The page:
Wizards of the Coast (who purchased the Dungeons and Dragons gaming brand in the 1990s) has revived the Endless Quest line of books and has licensed Candlewick Press to publish four new books based in the world of the Forgotten Realms, available today.  All four are written by Matt Forbeck, an award-winning and New York Times-bestselling author and game designer, whose credits include the Rogue One junior novel, the Magic: The Gathering comics, and Captain America: The Ultimate Guide to the First Avenger.  Unlike the previous books of the 1980s and 1990s, these books are each based on one of the four core character classes from the Dungeons and Dragons game: cleric, fighter, rogue and wizard.  Written in the second person, the novels focus on characters who are nameless but of specific race and gender.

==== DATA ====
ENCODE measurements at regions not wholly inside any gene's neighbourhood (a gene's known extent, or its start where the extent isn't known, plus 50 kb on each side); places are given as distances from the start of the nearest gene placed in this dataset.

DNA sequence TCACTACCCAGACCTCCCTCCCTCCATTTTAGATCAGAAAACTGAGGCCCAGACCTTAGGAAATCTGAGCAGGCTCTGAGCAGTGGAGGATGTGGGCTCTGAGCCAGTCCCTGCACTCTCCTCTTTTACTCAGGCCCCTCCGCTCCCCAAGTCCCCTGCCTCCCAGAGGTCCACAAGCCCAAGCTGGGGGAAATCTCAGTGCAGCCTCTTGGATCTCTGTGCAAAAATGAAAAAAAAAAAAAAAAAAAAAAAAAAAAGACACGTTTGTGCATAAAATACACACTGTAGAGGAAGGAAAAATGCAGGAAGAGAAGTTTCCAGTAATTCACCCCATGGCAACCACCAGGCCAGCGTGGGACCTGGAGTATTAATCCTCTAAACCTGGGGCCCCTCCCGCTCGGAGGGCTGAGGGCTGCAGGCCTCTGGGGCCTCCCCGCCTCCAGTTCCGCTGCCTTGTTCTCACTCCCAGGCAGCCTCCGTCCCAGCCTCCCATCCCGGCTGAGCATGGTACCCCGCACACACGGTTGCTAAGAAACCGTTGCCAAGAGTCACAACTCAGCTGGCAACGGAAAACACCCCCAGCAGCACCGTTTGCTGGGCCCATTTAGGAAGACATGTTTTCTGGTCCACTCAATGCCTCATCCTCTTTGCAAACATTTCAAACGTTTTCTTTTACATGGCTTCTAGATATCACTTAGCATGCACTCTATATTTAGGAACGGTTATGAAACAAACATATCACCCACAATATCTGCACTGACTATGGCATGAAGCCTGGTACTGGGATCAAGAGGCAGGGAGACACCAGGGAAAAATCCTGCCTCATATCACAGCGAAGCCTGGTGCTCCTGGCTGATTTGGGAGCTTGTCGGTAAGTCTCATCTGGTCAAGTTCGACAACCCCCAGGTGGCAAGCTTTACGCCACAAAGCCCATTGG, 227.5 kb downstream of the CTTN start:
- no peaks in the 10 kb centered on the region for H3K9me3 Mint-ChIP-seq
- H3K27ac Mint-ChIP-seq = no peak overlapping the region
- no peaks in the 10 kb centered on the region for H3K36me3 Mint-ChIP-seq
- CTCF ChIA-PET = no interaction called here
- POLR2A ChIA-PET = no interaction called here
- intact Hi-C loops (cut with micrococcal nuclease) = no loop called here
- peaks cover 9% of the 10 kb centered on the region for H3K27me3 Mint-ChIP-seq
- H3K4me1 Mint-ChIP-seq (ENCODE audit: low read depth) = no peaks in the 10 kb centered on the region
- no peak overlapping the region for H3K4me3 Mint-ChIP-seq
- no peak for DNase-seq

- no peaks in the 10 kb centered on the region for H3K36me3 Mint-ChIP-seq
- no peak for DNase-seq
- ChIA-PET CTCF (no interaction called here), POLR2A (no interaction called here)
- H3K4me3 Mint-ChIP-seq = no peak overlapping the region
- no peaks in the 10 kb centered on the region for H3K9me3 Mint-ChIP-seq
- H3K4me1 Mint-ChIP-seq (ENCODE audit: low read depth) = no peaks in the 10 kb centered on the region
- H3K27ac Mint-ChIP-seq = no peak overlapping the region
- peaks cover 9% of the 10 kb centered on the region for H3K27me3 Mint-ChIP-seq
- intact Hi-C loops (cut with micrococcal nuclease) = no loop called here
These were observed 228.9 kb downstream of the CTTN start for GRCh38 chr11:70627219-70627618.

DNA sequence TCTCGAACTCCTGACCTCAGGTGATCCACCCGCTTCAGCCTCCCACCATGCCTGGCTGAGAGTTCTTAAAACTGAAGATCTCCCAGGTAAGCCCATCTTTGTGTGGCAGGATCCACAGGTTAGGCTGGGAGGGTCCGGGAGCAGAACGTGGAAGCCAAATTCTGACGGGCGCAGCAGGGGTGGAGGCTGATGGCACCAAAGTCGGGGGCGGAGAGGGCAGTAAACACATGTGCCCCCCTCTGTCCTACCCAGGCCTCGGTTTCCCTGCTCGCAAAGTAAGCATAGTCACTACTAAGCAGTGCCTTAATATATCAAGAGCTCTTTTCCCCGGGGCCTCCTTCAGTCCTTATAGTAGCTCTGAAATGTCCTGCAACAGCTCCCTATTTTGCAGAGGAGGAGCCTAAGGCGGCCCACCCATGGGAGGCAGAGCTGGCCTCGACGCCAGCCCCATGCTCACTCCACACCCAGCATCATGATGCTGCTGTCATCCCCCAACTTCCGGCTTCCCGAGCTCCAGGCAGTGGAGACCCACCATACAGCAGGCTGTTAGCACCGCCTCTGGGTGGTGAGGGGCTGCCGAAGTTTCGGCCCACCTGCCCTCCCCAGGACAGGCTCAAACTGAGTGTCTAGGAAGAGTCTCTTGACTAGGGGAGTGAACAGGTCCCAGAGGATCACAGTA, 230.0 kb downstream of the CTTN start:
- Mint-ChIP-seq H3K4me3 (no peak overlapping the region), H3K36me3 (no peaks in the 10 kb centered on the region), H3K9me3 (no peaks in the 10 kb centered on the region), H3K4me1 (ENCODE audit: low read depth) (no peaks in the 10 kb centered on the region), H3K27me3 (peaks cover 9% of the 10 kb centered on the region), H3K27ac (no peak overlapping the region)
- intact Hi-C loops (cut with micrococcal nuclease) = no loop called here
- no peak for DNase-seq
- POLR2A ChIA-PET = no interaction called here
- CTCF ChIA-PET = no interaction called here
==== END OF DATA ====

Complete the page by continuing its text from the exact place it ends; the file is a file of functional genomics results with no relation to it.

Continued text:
In Escape the Underdark the reader plays a human fighter, and the story follows the Out of the Abyss hardcover adventure from the Rage of Demons storyline from the Dungeons and Dragons season three. The main character begins the story unarmed and enslaved by the evil drow elves of the dreaded underdark, the vast underground world which exists just below the surface of the Forgotten Realms world.  As the publisher describes the novel: “You awaken in an underground cell, stripped of your armor and your sword.  Your fellow prisoners inform you that you’re trapped in the Underdark, soon to be taken to the great drow city of Menzoberranzan and sold off as a slave.  But word is that demons are stirring in the underworld’s depth…”
Continue reading

Review by Art Schmidt